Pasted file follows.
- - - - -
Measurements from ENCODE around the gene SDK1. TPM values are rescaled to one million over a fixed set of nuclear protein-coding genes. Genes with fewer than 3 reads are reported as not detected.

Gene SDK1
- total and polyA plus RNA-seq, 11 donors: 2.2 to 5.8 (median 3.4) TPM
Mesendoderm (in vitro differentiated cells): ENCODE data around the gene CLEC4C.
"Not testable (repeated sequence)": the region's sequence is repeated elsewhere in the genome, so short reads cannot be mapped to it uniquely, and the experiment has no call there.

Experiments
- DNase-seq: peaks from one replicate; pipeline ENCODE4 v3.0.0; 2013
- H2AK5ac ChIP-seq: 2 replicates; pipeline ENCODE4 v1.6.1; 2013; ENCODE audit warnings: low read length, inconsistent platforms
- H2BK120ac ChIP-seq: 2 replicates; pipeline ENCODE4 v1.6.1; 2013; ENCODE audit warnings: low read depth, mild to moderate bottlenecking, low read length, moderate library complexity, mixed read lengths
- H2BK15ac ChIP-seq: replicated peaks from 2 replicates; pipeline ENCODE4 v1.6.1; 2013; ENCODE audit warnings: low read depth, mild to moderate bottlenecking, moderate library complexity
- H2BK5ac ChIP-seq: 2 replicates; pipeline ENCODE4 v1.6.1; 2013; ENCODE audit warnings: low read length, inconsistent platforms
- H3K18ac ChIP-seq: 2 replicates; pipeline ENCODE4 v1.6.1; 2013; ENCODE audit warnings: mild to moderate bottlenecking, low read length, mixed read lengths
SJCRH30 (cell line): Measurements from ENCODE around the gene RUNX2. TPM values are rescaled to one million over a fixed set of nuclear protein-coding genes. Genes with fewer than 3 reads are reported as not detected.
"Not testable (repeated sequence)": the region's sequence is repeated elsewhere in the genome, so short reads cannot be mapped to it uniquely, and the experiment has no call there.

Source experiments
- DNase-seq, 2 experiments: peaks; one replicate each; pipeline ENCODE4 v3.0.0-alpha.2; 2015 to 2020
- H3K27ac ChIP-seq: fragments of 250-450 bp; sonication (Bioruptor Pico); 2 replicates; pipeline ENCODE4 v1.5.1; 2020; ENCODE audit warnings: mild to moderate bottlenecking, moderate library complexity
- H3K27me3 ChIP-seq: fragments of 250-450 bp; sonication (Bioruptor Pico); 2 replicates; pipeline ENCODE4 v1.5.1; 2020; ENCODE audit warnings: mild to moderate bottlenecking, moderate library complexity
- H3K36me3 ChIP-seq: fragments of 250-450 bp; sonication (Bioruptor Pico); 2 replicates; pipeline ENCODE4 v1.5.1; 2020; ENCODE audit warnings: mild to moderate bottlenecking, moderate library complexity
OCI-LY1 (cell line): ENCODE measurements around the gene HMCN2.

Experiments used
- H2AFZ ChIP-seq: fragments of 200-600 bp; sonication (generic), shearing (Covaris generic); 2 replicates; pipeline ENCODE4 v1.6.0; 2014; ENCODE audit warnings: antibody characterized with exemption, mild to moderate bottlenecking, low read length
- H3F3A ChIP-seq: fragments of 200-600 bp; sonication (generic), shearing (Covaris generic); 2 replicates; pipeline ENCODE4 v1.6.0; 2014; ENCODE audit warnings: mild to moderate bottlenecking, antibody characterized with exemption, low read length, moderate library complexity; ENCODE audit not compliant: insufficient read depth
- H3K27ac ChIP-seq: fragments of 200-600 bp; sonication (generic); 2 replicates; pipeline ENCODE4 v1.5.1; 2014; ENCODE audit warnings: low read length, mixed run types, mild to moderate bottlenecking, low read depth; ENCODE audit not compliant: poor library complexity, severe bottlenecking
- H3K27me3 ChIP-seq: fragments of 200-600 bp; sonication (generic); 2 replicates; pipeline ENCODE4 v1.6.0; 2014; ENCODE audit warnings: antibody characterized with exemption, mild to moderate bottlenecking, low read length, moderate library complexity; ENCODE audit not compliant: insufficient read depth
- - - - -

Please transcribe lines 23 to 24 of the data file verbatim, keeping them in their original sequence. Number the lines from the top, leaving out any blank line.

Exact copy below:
- H3F3A ChIP-seq: fragments of 200-600 bp; sonication (generic), shearing (Covaris generic); 2 replicates; pipeline ENCODE4 v1.6.0; 2014; ENCODE audit warnings: mild to moderate bottlenecking, antibody characterized with exemption, low read length, moderate library complexity; ENCODE audit not compliant: insufficient read depth
- H3K27ac ChIP-seq: fragments of 200-600 bp; sonication (generic); 2 replicates; pipeline ENCODE4 v1.5.1; 2014; ENCODE audit warnings: low read length, mixed run types, mild to moderate bottlenecking, low read depth; ENCODE audit not compliant: poor library complexity, severe bottlenecking